Virtualised soak testing of Gradle builds. Drifter lets you soak builds across a pool of VMs.
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README.md
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README.md

logo Drifter

Distributed soak testing of Gradle builds. Drifter lets you soak builds across a pool of machines.

Why Drifter

This tool is extremely handy for testing complex, distributed and/or concurrent applications that have non-deterministic failure modes that aren't easily captured by running a single pass of a test suite, however exhaustive it may be, and typically require several hours or days of soaking to ensure that the system performs as expected. Race conditions and dead locks are good examples of why soaking is necessary.

Drifter cuts down the testing time by soaking the build across a pool of machines, increasing the likelihood of observing a failure sooner. The pooled machines don't have to be the same - one can pool a soak across asymmetrically specced machines.

Note: Drifter isn't a tool to identify failures; rather it is a tool to amplify the likelihood of observing a failure, assuming that the failure is already observable, albeit infrequently, under the present test conditions. Drifter isn't a substitute for a comprehensive set of tests with sufficient coverage of execution paths and timings.

How it works

  1. Runs Ansible on the coordinating node, attaching to a pool of remote nodes (VMs, containers or physical boxes) via SSH;
  2. Clones the target Git repo on the pooled nodes;
  3. Uses a loop script to soak the Gradle build for a set period of time or until failure - in parallel, across all nodes in the pool;
  4. In the event of a build failure, creates a tarball with the necessary reports on each pooled node and transports the tarballs back to the coordinating node;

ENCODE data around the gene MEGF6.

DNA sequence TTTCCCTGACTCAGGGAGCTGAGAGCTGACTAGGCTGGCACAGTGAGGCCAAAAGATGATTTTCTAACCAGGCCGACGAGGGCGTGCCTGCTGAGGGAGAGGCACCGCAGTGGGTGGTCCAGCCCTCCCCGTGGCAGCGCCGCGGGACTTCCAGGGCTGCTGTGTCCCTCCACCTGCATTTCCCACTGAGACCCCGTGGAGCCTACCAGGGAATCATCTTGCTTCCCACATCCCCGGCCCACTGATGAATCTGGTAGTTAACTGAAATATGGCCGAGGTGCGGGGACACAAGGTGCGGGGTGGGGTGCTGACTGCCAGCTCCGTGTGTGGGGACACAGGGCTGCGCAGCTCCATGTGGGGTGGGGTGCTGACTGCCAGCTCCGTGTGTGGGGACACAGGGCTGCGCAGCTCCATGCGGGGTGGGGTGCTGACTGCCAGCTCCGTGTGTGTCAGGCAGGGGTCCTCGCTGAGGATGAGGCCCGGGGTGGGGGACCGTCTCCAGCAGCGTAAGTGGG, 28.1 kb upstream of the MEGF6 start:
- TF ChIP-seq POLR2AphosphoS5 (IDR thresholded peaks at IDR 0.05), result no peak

5. If (and for as long as) the build passes on all nodes, the process is repeated until it's interrupted by the user.

Getting started

Drifter takes the following environment variables:

  • DRIFTER_NODES: a comma-separated list of nodes to orchestrate, with optional SSH ports - mandatory, e.g. 127.0.0.1:2200,127.0.0.1:2201
  • DRIFTER_TARGET_REPO: the target repo to test - mandatory, e.g. https://github.com/obsidiandynamics/indigo
  • DRIFTER_TARGET_BRANCH: the branch to test - optional, defaults to master
  • DRIFTER_LOOP_ARGS: arguments to the bundled loop.sh script - optional, defaults to 0 600 test --info --stacktrace --no-daemon
    • The first argument is the number of seconds to pause between successive runs;
    • The second argument is the minimum number of seconds to soak for (the actual time will be somewhat longer, as loop.sh never interrupts a build midway);
    • The third and subsequent arguments are passed directly to the Gradle wrapper, along with cleanTest.
  • DRIFTER_LIB_BRANCH: the branch of Drifter to use on the nodes - optional, defaults to master
  • DRIFTER_VERBOSE: runs Ansible in verbose mode and enables Bash command tracing (set -x) in the playbook - optional, defaults to false

To print the environment variables without running the playbook:

./list-env.sh

Example: running Drifter on Vagrant boxes

First, ensure the essential Vagrant plugins are installed:

vagrant plugin install vagrant-vbguest
vagrant plugin install vagrant-timezone

Starting Vagrant:

cd vagrant/java8-centos7-multi
vagrant up

Running the Drifter playbook:

. vagrant/env.sh
export DRIFTER_NODES=127.0.0.1:2200,127.0.0.1:2201,127.0.0.1:2202,127.0.0.1:2203
export DRIFTER_TARGET_REPO=https://github.com/obsidiandynamics/indigo
./play.sh

Output

Failed outputs will be tarred and copied into out, under a subdirectory named {address}-{port}.

Tools

loop.sh

This is the actual soaking script that is run on the individual nodes. It's also handy to run on its own, when soaking a local build.

The script takes three or more arguments in the form:

loop.sh <sleep seconds> <duration seconds or -1 for indefinite> [gradle params]

The first two being the interval between successive tests and the total soak duration (in seconds). Passing -1 as the second argument will soak indefinitely.

The third and subsequent arguments are passed to Gradle (requires gradlew in the project's root directory). In addition, loop.sh always passes cleanTest on your behalf, as the first argument to Gradle.

Example (assuming drifter is cloned alongside mytestproject):

cd mytestproject
../drifter/loop.sh 0 600 test

The output is stored in build/looped.